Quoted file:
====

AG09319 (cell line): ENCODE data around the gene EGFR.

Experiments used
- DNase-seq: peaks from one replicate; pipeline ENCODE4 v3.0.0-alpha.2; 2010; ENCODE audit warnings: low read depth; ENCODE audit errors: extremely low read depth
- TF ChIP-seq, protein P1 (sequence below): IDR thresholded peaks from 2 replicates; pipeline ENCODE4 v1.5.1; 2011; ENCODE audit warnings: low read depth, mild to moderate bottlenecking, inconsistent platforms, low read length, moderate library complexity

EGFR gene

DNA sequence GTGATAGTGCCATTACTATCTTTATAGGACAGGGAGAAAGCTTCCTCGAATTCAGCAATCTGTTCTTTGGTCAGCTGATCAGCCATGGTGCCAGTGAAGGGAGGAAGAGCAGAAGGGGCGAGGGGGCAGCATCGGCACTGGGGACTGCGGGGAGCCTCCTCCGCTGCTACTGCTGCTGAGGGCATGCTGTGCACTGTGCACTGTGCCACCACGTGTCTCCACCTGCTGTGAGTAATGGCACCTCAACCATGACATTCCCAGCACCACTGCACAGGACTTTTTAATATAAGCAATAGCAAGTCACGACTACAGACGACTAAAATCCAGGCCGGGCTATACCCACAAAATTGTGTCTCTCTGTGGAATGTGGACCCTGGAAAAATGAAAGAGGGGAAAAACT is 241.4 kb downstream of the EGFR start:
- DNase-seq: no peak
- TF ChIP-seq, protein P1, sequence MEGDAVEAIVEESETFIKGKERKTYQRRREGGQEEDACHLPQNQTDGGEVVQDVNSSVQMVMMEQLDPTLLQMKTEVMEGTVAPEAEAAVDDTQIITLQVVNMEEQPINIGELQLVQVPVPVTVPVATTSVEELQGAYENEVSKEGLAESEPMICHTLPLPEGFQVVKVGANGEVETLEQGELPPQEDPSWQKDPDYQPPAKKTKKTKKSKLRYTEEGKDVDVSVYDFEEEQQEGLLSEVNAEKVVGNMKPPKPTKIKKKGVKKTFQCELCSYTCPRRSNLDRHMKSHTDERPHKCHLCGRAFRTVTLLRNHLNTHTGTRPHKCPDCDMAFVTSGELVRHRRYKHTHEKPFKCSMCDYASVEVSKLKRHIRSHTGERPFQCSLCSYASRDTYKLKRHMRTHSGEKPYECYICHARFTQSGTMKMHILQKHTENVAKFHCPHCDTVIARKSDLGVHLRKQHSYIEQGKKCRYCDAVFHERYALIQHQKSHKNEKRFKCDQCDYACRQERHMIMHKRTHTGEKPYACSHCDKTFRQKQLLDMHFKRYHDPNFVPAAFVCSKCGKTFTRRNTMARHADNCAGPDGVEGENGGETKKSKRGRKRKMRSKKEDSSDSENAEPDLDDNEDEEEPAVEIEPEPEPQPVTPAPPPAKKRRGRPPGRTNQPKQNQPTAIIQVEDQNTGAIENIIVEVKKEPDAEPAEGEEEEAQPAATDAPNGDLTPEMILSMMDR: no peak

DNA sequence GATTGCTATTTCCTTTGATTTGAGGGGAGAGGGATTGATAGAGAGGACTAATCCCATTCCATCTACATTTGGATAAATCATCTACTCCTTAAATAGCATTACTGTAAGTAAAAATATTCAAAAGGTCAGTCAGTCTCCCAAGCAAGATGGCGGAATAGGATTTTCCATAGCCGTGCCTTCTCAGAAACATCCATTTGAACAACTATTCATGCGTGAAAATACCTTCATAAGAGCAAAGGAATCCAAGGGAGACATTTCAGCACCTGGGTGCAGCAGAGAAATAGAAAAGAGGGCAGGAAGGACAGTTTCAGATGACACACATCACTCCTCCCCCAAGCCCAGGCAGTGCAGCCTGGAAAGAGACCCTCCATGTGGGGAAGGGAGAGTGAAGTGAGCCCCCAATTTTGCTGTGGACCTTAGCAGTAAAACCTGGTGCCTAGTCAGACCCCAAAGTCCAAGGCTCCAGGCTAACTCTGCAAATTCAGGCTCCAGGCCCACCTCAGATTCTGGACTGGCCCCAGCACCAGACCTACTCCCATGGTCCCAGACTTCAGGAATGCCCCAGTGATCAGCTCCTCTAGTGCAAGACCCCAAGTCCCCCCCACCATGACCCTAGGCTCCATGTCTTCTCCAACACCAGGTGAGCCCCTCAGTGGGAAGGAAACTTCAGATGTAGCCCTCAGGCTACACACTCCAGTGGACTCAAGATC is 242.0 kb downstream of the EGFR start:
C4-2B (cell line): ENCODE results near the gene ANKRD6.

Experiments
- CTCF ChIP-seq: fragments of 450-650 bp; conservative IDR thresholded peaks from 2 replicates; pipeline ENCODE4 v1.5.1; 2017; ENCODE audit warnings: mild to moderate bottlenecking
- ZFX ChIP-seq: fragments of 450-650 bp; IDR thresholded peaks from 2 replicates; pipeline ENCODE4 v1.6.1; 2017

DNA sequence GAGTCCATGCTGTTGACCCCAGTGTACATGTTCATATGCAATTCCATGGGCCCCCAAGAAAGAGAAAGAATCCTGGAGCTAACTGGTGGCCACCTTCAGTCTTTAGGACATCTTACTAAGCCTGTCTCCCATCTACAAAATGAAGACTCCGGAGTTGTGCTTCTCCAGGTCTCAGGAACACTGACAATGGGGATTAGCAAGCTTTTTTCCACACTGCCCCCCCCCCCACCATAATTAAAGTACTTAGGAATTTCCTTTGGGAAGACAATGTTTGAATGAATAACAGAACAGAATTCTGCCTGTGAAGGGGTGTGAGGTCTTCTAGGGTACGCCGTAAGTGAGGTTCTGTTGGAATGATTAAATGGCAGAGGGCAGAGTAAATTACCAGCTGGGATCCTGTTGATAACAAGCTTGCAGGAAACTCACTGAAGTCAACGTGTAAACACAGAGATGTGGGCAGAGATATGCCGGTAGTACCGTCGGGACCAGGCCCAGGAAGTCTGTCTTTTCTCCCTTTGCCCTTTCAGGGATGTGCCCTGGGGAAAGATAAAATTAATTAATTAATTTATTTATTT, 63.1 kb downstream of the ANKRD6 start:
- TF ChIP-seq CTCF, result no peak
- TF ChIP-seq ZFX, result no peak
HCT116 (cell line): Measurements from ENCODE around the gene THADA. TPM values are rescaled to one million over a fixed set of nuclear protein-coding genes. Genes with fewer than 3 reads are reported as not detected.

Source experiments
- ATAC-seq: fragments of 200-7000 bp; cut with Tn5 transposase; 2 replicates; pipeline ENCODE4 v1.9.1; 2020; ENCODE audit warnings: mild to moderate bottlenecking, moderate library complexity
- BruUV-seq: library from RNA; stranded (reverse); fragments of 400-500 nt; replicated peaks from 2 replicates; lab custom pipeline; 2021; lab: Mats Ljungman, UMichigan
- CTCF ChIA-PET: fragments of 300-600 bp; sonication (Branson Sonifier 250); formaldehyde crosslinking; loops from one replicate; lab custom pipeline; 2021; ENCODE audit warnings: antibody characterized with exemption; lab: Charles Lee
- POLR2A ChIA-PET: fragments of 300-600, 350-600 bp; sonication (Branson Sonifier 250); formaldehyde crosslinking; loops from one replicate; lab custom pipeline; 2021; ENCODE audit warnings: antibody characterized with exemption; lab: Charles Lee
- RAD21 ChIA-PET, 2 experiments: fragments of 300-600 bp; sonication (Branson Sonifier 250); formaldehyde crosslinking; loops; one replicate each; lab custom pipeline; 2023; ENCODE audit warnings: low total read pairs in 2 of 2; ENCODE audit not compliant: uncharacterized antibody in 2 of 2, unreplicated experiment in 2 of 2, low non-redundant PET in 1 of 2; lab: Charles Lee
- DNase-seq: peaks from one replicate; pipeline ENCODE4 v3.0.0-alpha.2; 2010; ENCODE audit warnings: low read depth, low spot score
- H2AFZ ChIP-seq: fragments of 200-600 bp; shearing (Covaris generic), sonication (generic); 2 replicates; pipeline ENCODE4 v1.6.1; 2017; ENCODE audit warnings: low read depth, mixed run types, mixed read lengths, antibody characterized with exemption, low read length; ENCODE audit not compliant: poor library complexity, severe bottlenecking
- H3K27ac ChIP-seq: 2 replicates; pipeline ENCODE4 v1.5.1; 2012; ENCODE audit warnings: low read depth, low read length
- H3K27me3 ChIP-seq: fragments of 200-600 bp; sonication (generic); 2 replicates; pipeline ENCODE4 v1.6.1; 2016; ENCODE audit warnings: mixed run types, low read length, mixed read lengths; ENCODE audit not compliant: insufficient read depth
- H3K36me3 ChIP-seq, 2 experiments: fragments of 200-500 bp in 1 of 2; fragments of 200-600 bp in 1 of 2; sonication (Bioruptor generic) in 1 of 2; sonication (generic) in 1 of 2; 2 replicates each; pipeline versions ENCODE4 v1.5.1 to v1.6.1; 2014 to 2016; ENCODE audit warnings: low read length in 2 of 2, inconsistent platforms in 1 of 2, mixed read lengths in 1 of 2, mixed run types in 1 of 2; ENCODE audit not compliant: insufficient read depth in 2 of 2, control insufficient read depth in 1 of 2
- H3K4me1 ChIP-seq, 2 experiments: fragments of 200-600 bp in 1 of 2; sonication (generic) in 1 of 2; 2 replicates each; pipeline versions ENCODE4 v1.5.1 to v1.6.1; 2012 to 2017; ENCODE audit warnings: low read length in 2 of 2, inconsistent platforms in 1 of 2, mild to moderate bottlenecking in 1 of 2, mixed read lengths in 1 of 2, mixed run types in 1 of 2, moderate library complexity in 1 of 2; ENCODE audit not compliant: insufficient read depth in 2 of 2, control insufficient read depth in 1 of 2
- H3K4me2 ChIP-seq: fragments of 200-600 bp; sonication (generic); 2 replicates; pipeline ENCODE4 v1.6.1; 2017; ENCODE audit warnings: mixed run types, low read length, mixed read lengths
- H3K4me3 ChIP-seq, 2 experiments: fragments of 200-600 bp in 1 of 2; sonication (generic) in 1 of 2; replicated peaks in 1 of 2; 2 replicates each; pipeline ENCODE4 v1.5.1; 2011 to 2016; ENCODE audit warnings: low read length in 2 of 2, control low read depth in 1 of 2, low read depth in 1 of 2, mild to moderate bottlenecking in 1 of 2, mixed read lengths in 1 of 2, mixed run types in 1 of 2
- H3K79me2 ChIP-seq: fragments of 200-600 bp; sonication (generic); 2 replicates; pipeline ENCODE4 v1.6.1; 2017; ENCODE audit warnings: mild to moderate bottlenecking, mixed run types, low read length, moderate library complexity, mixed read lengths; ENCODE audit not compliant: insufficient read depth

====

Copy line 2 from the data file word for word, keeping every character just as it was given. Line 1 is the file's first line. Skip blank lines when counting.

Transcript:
Experiments used